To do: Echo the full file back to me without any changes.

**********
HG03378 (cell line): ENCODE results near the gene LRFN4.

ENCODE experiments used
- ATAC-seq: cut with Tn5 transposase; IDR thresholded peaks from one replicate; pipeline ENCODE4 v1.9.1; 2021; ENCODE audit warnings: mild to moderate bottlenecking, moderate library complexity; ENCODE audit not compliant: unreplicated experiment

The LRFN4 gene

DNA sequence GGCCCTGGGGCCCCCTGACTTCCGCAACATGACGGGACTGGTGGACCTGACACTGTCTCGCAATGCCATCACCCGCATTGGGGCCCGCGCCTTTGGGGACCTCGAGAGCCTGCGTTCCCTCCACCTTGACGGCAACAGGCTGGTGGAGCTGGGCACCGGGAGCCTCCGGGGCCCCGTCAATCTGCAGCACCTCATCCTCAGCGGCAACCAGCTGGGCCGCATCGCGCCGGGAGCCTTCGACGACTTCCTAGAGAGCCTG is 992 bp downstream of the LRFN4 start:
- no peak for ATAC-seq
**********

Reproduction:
HG03378 (cell line): ENCODE results near the gene LRFN4.

ENCODE experiments used
- ATAC-seq: cut with Tn5 transposase; IDR thresholded peaks from one replicate; pipeline ENCODE4 v1.9.1; 2021; ENCODE audit warnings: mild to moderate bottlenecking, moderate library complexity; ENCODE audit not compliant: unreplicated experiment

The LRFN4 gene

DNA sequence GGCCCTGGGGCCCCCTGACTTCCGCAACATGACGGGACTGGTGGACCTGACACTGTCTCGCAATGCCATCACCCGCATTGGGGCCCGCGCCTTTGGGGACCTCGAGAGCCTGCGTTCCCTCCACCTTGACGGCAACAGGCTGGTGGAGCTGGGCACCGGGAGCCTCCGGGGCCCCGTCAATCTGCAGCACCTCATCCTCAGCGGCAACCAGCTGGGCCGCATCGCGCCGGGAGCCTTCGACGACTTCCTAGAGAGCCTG is 992 bp downstream of the LRFN4 start:
- no peak for ATAC-seq